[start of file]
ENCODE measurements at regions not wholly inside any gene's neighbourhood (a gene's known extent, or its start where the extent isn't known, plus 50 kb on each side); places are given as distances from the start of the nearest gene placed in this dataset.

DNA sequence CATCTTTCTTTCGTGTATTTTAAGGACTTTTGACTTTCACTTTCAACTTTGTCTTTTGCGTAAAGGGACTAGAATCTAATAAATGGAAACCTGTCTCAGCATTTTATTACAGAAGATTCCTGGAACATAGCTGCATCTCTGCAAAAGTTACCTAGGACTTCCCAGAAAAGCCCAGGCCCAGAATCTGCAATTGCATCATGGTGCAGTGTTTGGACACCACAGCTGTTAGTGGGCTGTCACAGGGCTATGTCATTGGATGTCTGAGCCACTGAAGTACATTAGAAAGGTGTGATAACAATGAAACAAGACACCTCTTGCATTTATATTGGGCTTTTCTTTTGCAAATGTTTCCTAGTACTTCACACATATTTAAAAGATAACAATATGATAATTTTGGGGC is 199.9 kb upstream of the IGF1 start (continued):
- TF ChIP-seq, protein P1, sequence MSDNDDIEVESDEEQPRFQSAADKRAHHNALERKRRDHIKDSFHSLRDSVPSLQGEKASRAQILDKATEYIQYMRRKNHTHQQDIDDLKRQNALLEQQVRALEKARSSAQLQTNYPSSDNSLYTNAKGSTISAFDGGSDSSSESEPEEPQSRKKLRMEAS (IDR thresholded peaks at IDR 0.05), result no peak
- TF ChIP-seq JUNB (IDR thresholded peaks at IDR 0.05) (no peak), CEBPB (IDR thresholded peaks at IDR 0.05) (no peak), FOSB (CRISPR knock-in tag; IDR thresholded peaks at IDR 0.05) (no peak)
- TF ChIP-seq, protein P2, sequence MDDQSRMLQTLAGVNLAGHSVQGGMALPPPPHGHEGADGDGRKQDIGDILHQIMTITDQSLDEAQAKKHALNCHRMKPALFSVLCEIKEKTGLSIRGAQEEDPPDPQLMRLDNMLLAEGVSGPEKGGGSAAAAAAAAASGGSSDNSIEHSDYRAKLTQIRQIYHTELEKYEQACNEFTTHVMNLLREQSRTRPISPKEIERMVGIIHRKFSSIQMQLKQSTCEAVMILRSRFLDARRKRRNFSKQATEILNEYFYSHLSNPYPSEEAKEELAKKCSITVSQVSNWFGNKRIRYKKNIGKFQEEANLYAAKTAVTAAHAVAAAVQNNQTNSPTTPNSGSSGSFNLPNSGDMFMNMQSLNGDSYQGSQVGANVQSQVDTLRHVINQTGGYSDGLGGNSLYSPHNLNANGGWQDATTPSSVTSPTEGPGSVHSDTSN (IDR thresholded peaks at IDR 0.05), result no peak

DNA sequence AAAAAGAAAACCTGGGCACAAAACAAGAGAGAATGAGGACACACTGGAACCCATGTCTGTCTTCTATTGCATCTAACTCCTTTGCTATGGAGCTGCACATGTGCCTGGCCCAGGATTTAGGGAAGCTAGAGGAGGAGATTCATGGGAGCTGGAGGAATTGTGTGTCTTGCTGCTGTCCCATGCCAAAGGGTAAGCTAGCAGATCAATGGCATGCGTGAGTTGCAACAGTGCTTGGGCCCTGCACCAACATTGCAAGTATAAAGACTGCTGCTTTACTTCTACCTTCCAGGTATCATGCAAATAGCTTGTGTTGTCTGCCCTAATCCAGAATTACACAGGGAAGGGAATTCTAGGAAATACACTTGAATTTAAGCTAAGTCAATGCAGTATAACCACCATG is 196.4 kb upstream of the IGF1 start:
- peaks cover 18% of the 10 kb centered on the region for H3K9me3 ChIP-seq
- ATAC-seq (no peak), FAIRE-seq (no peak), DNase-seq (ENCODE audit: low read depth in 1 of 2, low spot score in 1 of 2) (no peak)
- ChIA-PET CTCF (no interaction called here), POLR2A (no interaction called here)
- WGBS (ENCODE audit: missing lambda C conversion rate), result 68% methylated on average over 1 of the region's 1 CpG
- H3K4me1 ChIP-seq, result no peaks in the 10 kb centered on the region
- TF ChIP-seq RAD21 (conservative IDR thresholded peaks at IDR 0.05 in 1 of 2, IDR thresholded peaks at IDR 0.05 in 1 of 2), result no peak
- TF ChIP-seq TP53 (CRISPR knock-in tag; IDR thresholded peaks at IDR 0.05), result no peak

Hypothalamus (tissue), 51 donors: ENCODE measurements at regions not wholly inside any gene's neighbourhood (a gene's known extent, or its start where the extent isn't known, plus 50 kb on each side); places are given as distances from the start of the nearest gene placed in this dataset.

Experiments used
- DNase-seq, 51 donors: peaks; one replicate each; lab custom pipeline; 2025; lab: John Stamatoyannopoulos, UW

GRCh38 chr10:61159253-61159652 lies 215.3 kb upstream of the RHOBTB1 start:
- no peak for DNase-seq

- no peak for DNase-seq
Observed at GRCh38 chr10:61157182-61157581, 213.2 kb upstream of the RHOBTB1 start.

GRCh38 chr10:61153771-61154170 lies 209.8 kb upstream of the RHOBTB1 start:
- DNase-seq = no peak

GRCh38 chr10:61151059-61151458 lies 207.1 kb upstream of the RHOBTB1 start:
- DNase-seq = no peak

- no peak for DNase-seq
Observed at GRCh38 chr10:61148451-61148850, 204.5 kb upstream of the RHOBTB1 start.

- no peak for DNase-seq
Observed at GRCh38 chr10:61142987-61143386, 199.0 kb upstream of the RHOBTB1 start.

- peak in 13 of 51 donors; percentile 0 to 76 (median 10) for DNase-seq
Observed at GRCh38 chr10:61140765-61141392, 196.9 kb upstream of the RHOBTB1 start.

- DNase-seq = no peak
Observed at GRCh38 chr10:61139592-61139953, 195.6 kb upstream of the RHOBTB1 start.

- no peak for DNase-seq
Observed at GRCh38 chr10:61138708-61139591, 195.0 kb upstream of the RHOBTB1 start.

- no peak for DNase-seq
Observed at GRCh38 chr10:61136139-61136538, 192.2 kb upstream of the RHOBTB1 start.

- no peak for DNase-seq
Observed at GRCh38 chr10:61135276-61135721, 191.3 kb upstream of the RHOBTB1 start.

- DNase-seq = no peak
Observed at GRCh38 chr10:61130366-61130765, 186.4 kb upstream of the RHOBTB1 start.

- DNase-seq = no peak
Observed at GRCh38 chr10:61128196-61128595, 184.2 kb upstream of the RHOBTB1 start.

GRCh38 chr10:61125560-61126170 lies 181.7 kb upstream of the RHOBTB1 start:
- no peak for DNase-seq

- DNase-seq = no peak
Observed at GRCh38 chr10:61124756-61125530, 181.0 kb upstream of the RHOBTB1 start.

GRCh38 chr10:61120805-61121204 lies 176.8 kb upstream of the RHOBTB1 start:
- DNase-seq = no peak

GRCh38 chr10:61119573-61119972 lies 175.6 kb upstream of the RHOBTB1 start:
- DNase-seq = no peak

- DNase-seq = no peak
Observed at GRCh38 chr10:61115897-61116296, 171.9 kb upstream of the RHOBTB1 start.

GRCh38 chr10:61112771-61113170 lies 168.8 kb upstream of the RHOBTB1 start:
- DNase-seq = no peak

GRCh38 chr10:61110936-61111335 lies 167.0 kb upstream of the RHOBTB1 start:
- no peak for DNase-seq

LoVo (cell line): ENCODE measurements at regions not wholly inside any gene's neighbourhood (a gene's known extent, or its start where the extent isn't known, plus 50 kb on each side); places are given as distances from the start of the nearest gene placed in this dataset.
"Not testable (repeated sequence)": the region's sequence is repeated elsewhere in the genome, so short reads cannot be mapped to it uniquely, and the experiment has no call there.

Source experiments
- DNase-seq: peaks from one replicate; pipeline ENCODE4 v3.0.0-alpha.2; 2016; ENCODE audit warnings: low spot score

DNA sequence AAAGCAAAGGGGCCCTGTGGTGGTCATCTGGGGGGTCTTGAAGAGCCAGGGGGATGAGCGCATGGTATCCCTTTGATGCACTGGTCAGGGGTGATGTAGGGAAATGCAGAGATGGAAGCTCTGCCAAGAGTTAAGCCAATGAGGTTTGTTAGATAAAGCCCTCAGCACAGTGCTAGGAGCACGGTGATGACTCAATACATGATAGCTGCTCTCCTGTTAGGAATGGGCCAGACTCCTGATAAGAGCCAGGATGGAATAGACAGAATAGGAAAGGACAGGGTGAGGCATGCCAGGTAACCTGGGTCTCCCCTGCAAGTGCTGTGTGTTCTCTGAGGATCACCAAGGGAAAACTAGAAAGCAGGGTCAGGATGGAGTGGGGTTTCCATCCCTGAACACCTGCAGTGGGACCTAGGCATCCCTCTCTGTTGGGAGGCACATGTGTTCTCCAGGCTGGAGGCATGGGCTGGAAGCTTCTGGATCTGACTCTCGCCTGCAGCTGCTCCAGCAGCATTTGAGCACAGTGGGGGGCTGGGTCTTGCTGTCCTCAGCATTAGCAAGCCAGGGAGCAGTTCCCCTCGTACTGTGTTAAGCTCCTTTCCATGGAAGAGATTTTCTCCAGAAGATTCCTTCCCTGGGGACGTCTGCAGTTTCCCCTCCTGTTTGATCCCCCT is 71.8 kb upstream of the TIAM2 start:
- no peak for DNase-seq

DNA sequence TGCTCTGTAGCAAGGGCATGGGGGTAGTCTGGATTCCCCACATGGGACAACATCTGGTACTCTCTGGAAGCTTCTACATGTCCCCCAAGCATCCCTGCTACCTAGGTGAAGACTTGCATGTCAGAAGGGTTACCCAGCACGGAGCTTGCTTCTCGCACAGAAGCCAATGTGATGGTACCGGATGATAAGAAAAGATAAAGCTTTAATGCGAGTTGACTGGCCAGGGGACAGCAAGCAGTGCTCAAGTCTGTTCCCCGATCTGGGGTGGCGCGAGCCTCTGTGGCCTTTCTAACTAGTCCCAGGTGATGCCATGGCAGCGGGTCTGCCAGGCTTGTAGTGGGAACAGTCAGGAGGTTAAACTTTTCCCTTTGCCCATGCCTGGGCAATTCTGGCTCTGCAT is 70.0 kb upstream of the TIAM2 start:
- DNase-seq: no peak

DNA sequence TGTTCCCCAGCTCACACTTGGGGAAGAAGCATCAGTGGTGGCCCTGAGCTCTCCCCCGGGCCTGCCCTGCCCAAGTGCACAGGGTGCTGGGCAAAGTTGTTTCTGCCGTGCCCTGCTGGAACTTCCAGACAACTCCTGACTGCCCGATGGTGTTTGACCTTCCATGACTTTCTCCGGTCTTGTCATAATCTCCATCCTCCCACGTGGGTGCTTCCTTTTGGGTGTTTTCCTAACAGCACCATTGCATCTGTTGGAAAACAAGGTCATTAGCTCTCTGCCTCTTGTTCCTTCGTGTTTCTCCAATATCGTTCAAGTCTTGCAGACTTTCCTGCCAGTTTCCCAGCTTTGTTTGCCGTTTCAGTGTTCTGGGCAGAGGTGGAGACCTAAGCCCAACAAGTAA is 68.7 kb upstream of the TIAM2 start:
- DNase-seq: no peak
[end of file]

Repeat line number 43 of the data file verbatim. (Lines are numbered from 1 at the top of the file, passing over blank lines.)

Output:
GRCh38 chr10:61125560-61126170 lies 181.7 kb upstream of the RHOBTB1 start: